The Macau casino tycoon Stanley Ho has died, his daughter Pansy Ho has said. He was 98.

The billionaire and bon vivant was considered the father of modern gambling in China. He had a four-decade monopoly on casinos in Macau and maintained his dominance after its industry opened to foreign companies.

He spent lavishly while wielding great influence both in Macau and in neighbouring Hong Kong while, according to US authorities, maintaining ties to organised crime.

He fathered 17 children with four wives, and his extended family engaged in high-profile squabbles over his empire during his later years.

Ho died at the Hong Kong Sanatorium hospital in Hong Kong.

“My father has passed away peacefully just now at around 1pm at Hong Kong Sanatorium and Hospital,” Pansy Ho told reporters. “As Stanley Ho’s family member, we are really sad to inform you of this.”

Ho was instrumental in turning the semi-autonomous city on China’s southern coastline into a gambling boomtown. Though Chinese authorities ended his Macau casino monopoly in 2002, SJM Holdings – the company he founded – now operates 21 casinos in Macau and several others elsewhere in Asia, including one in North Korea.

Over the years his casinos were widely believed to be linked to organised crime syndicates, specifically the 14K and Sun Yee On triad societies. The Ho family has always denied these accusations and they have never been proved. In 2010, after a long investigation, the New Jersey gaming authorities issued a report declaring a link between Stanley Ho and the triads and requiring that MGM Mirage Macau (a joint venture with Ho) divest its interest in an Atlantic City casino.

The 74-page report declared that Stanley Ho Hung-sun was an associate of known and suspected triads who had permitted “organised crime to operate and thrive within his casinos”. It found that the private VIP gambling rooms Ho introduced to his casinos beginning in the 1980s “provided organised crime the entry into the Macau gaming market that it had previously lacked”.

Ho, full name Ho Hung-sun, was born into the rogue branch of Hong Kong’s famed Ho Tung clan. He made an early fortune smuggling luxury goods across the border between China and Macau during the second world war and invested his profits in kerosene and construction businesses, before bidding for the gambling monopoly that was tendered by the Macanese government.

Ho’s great-grandfather, Charles Bosman (aka Ho Sze Man) was a successful Dutch-Jewish entrepreneur in mid-19th century Hong Kong, and his cousins included Bruce Lee.

China’s state broadcaster, CCTV, described Ho as a “patriotic entrepreneur”. Ho monopolised the gaming industry until 2002, when the government introduced foreign investors sparking a boom which saw casino takings contribute to about 80% of Macau’s annual revenue and overtake Las Vegas.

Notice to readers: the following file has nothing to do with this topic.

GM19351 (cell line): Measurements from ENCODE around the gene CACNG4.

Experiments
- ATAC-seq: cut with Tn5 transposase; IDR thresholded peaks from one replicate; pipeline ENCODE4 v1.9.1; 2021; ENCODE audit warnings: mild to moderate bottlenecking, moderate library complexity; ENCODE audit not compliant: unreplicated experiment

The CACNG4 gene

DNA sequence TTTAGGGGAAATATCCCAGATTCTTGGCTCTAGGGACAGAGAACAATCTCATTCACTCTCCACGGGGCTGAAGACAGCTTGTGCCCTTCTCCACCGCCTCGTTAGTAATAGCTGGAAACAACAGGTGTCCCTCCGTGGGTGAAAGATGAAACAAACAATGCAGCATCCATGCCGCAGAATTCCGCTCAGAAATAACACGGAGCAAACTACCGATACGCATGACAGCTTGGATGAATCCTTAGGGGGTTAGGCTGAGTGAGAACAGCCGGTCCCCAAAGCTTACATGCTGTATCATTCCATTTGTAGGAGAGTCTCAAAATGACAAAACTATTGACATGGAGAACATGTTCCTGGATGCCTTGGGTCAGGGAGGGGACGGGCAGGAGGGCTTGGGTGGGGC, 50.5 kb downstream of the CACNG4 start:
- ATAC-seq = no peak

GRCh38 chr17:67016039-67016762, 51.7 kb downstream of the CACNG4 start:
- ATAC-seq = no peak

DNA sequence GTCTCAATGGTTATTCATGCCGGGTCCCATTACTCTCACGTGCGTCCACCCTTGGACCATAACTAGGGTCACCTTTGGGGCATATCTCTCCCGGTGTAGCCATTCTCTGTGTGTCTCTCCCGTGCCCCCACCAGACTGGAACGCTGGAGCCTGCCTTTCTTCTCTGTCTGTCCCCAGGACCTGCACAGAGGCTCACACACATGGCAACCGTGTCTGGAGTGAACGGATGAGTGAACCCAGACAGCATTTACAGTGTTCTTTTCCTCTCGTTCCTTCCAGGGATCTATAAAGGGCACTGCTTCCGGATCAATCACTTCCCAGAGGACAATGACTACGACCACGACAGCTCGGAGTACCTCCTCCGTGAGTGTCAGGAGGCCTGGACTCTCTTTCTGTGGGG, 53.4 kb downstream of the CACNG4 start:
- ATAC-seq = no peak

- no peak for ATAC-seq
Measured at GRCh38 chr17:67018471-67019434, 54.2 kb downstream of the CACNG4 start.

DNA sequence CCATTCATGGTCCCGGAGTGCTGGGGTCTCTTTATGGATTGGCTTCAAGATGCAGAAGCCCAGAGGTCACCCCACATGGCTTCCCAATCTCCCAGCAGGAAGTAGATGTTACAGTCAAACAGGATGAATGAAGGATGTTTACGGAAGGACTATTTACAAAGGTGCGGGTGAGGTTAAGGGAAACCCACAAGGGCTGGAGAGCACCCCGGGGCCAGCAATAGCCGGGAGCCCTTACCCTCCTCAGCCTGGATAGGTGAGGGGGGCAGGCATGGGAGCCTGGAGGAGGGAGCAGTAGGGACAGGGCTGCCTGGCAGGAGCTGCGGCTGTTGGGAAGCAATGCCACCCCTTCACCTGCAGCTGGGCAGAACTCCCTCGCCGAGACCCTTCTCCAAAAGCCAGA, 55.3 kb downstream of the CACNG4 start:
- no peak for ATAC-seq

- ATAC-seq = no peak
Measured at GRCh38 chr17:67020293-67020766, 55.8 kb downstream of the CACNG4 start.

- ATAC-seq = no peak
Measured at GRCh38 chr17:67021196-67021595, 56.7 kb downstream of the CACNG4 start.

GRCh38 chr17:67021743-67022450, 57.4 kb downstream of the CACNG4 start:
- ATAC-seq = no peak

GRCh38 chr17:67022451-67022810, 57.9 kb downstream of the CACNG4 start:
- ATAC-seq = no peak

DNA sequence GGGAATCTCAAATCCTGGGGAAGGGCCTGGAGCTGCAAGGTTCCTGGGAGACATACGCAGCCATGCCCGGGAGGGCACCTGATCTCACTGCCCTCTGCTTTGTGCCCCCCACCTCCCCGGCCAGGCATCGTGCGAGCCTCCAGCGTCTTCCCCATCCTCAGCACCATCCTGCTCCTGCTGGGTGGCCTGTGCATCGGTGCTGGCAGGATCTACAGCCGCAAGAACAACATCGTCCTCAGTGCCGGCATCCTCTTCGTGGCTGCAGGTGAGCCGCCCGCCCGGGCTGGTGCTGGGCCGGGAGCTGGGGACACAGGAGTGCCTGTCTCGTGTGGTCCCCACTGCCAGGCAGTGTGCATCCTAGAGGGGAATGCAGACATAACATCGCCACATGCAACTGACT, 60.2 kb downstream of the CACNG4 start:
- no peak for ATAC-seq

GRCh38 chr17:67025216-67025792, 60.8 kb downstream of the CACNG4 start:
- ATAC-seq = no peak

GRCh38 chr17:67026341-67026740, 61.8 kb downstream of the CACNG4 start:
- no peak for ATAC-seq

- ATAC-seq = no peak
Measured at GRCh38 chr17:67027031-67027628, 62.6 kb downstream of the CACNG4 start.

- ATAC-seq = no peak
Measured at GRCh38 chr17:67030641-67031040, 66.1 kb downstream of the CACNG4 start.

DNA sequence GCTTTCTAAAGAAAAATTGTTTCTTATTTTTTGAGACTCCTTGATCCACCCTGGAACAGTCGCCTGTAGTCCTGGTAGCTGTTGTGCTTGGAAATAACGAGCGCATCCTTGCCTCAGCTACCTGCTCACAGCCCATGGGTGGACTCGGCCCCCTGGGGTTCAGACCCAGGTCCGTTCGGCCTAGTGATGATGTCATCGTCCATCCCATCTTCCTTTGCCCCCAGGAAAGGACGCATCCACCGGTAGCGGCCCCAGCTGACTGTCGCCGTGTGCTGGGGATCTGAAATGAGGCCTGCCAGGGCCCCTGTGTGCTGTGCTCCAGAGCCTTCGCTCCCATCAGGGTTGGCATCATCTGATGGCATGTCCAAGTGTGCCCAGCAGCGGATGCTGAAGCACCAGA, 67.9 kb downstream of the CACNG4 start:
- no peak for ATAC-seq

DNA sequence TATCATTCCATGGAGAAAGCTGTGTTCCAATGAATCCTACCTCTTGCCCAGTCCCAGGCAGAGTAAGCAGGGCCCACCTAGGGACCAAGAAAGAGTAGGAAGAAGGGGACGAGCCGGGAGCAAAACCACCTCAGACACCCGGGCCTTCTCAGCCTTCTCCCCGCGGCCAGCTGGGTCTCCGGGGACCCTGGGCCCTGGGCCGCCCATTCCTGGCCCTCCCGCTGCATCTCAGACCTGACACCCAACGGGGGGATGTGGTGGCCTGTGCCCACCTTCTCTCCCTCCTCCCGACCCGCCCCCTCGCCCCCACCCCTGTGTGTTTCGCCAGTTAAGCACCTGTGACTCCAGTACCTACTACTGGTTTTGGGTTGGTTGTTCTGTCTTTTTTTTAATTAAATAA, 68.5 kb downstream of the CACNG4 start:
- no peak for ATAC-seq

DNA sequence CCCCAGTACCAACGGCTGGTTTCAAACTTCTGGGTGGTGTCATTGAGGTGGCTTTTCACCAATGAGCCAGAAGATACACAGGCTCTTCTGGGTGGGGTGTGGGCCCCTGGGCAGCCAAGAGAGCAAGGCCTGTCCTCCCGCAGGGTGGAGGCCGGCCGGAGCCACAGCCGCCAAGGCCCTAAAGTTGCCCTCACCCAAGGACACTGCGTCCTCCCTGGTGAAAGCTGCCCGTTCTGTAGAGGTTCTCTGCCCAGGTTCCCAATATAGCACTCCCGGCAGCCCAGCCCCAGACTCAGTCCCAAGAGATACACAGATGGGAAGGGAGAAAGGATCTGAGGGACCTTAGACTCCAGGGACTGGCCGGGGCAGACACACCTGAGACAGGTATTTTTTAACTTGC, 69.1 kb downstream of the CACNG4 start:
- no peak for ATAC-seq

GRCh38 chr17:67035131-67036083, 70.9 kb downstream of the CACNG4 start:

His Sociedade de Jogos de Macau Holdings (SJM) empire remains a major player in Macau, the only place in China where casinos are allowed. The company took a hit alongside its competitors after China’s president, Xi Jinping, launched a high-profile corruption crackdown in 2014, triggering a dramatic decline in high-rollers to Macau.

While many of Hong Kong’s tycoons have rags to riches backstories, Ho initially had a gilded start to life. He was the great-nephew of one of Asia’s first tycoons, Robert Hotung, an influential Eurasian businessman and philanthropist who was among Hong Kong’s wealthiest individuals at the turn of the 20th century.

Ho said he had never wagered a bet, even while his casinos continued to rake in billions in revenues annually. He also added to his wealth through a property and shipping empire.

A flamboyant entrepreneur, philanthropist and keen ballroom dancer, Ho first married in 1942 but subsequently had three other partners with whom he had children. Local media said it was unclear whether or not he had married all the women he called his “wives”.

Bloomberg estimates his family empire to be worth $14.9bn (£11.4bn) and a spat between rival factions in 2011 became front page news before it ended with an agreement.

Ho was reluctant to retire and only officially stepped down from SJM in 2018 at the age of 96, handing over the reins to his daughter Daisy and Angela Leong, his fourth wife.

Hong Kong boasts one of the highest concentrations of billionaires in the world, but the city is also shot through with inequality, fuelled by a lack of housing, sky-high rents and low wages for blue-collar jobs.

• Reporting by Anne Davies, AFP, AAP and Associated Press

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Photo Credit: Stanley Ho is dead at 98. Vincent Yu / Associated Press